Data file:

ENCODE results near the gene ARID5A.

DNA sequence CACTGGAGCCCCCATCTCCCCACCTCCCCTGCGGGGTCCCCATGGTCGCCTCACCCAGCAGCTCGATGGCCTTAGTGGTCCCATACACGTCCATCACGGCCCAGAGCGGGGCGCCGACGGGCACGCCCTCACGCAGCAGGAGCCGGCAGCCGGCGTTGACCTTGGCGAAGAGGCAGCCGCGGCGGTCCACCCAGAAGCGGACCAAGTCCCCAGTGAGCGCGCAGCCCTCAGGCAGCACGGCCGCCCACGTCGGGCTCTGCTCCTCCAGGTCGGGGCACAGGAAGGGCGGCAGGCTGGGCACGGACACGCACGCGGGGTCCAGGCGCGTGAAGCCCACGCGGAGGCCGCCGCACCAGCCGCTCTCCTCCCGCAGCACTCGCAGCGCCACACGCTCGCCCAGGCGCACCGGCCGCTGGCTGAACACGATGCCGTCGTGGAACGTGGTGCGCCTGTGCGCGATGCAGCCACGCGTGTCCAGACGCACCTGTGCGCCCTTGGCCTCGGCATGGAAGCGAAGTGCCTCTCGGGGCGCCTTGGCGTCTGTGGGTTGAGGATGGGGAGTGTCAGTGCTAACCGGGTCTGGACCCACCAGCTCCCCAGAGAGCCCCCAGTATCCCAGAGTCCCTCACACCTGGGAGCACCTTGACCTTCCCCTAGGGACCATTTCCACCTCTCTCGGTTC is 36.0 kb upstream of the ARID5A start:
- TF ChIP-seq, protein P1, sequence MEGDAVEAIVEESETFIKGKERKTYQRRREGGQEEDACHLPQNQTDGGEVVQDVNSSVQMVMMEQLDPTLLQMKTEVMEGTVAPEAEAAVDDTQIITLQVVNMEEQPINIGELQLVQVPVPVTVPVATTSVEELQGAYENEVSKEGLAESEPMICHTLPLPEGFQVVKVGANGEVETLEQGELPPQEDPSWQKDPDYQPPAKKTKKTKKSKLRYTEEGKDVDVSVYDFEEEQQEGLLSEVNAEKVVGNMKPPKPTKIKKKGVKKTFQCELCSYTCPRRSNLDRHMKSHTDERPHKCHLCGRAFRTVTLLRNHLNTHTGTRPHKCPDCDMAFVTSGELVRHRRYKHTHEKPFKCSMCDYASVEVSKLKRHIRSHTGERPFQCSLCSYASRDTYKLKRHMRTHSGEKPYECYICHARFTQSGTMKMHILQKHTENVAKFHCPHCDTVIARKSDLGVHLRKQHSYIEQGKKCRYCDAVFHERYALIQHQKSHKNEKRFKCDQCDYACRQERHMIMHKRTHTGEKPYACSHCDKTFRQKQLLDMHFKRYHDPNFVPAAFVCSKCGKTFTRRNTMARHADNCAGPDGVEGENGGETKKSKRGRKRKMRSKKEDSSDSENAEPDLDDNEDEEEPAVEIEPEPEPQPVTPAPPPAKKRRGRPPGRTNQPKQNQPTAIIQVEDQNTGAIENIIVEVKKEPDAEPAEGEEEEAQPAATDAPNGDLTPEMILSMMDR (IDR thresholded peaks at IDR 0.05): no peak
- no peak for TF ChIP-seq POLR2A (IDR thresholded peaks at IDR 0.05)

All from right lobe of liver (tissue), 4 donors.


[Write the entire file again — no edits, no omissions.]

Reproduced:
ENCODE results near the gene ARID5A.

DNA sequence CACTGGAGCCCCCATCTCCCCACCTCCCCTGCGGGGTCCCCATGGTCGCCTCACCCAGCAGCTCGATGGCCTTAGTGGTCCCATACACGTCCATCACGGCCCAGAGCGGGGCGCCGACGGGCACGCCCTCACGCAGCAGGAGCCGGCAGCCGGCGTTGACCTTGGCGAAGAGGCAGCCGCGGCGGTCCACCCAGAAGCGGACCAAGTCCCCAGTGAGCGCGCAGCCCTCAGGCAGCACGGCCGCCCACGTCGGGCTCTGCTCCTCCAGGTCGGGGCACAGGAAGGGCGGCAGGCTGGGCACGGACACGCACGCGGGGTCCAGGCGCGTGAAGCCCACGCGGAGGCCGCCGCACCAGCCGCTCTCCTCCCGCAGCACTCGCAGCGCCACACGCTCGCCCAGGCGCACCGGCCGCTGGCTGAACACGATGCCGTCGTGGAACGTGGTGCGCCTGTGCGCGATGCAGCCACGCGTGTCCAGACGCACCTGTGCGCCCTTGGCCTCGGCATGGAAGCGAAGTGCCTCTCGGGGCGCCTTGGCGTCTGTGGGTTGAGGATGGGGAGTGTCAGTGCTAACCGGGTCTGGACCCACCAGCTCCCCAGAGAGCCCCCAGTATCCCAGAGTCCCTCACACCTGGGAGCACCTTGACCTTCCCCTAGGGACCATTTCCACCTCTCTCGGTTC is 36.0 kb upstream of the ARID5A start:
- TF ChIP-seq, protein P1, sequence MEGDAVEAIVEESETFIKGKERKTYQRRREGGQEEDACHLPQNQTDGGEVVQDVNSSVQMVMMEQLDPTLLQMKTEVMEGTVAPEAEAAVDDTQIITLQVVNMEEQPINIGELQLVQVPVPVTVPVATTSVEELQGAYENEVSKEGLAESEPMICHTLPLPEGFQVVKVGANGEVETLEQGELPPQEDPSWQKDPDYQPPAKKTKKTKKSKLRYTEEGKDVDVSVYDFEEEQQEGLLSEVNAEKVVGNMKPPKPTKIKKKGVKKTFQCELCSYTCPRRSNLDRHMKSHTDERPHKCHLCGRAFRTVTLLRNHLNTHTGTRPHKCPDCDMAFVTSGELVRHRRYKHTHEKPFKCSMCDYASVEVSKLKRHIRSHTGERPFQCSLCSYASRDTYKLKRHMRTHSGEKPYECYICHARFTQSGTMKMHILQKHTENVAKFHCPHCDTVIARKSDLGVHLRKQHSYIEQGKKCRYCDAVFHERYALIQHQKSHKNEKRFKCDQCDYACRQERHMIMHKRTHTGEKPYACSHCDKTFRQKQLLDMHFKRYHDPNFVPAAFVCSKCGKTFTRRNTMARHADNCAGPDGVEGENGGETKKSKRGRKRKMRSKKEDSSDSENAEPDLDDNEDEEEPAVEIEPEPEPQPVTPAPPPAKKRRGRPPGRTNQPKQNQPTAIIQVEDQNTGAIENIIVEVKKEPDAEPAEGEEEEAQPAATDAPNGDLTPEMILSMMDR (IDR thresholded peaks at IDR 0.05): no peak
- no peak for TF ChIP-seq POLR2A (IDR thresholded peaks at IDR 0.05)

All from right lobe of liver (tissue), 4 donors.